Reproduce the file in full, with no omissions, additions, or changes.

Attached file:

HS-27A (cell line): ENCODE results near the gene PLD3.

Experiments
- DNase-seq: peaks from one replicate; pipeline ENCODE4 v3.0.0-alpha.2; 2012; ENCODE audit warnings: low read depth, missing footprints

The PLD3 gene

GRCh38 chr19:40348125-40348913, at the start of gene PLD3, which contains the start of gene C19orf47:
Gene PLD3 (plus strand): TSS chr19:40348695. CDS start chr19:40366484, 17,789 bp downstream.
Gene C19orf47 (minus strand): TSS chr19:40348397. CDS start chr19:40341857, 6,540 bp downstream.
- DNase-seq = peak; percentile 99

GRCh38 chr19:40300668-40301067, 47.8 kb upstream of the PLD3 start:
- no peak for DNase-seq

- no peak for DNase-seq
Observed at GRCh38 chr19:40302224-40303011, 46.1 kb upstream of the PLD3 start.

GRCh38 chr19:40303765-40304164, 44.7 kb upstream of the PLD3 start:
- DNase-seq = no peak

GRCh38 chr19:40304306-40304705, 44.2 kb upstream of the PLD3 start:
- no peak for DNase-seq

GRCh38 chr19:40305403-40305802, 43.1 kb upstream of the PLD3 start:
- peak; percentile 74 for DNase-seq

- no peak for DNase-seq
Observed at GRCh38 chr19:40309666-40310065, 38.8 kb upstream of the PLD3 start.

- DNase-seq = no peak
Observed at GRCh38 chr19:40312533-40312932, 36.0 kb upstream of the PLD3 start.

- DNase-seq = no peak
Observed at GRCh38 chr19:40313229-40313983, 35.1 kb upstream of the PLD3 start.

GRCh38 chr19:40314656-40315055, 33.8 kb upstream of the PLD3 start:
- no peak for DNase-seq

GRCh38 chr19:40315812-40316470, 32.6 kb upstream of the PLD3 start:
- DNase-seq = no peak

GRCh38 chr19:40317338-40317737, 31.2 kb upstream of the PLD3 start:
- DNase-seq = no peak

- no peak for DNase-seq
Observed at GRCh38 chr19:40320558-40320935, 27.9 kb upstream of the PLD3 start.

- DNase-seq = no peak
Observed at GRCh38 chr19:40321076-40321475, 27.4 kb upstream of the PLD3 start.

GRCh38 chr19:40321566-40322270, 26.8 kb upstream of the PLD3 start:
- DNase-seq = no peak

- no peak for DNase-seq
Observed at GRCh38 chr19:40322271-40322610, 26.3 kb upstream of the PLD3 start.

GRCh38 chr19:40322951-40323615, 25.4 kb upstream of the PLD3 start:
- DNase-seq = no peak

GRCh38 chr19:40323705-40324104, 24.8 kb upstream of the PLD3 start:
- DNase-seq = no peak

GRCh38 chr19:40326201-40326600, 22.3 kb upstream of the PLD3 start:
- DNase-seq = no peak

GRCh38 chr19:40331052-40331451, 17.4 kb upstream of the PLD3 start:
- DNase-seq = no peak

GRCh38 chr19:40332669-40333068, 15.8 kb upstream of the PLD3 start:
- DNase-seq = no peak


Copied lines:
HS-27A (cell line): ENCODE results near the gene PLD3.

Experiments
- DNase-seq: peaks from one replicate; pipeline ENCODE4 v3.0.0-alpha.2; 2012; ENCODE audit warnings: low read depth, missing footprints

The PLD3 gene

GRCh38 chr19:40348125-40348913, at the start of gene PLD3, which contains the start of gene C19orf47:
Gene PLD3 (plus strand): TSS chr19:40348695. CDS start chr19:40366484, 17,789 bp downstream.
Gene C19orf47 (minus strand): TSS chr19:40348397. CDS start chr19:40341857, 6,540 bp downstream.
- DNase-seq = peak; percentile 99

GRCh38 chr19:40300668-40301067, 47.8 kb upstream of the PLD3 start:
- no peak for DNase-seq

- no peak for DNase-seq
Observed at GRCh38 chr19:40302224-40303011, 46.1 kb upstream of the PLD3 start.

GRCh38 chr19:40303765-40304164, 44.7 kb upstream of the PLD3 start:
- DNase-seq = no peak

GRCh38 chr19:40304306-40304705, 44.2 kb upstream of the PLD3 start:
- no peak for DNase-seq

GRCh38 chr19:40305403-40305802, 43.1 kb upstream of the PLD3 start:
- peak; percentile 74 for DNase-seq

- no peak for DNase-seq
Observed at GRCh38 chr19:40309666-40310065, 38.8 kb upstream of the PLD3 start.

- DNase-seq = no peak
Observed at GRCh38 chr19:40312533-40312932, 36.0 kb upstream of the PLD3 start.

- DNase-seq = no peak
Observed at GRCh38 chr19:40313229-40313983, 35.1 kb upstream of the PLD3 start.

GRCh38 chr19:40314656-40315055, 33.8 kb upstream of the PLD3 start:
- no peak for DNase-seq

GRCh38 chr19:40315812-40316470, 32.6 kb upstream of the PLD3 start:
- DNase-seq = no peak

GRCh38 chr19:40317338-40317737, 31.2 kb upstream of the PLD3 start:
- DNase-seq = no peak

- no peak for DNase-seq
Observed at GRCh38 chr19:40320558-40320935, 27.9 kb upstream of the PLD3 start.

- DNase-seq = no peak
Observed at GRCh38 chr19:40321076-40321475, 27.4 kb upstream of the PLD3 start.

GRCh38 chr19:40321566-40322270, 26.8 kb upstream of the PLD3 start:
- DNase-seq = no peak

- no peak for DNase-seq
Observed at GRCh38 chr19:40322271-40322610, 26.3 kb upstream of the PLD3 start.

GRCh38 chr19:40322951-40323615, 25.4 kb upstream of the PLD3 start:
- DNase-seq = no peak

GRCh38 chr19:40323705-40324104, 24.8 kb upstream of the PLD3 start:
- DNase-seq = no peak

GRCh38 chr19:40326201-40326600, 22.3 kb upstream of the PLD3 start:
- DNase-seq = no peak

GRCh38 chr19:40331052-40331451, 17.4 kb upstream of the PLD3 start:
- DNase-seq = no peak

GRCh38 chr19:40332669-40333068, 15.8 kb upstream of the PLD3 start:
- DNase-seq = no peak